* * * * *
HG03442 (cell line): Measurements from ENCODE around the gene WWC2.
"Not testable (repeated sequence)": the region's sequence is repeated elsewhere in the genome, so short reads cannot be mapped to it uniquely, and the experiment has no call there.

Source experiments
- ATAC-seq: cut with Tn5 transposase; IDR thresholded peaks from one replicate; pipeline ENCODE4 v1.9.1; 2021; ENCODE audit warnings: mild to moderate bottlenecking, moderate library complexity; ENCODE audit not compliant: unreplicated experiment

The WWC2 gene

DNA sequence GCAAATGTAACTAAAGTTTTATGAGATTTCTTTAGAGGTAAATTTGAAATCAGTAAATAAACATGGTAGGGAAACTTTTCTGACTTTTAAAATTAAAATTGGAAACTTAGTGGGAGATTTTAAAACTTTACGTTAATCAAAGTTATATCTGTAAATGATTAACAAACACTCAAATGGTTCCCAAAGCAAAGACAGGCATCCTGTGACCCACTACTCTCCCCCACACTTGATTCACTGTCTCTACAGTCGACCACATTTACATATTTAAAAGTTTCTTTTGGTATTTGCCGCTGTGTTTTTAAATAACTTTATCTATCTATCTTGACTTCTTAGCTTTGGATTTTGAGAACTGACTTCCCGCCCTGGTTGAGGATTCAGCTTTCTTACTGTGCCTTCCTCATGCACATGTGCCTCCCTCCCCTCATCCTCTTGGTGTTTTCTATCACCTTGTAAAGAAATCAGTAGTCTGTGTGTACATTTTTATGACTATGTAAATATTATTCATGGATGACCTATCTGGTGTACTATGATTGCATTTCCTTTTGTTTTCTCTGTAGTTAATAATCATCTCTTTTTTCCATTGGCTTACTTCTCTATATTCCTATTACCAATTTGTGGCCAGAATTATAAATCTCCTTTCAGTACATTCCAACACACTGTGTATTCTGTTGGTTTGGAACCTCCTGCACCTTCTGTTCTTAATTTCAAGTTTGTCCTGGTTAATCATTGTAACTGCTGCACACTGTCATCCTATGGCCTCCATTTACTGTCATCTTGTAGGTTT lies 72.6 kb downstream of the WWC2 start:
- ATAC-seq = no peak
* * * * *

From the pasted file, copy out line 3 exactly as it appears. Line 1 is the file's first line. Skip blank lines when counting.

Source experiments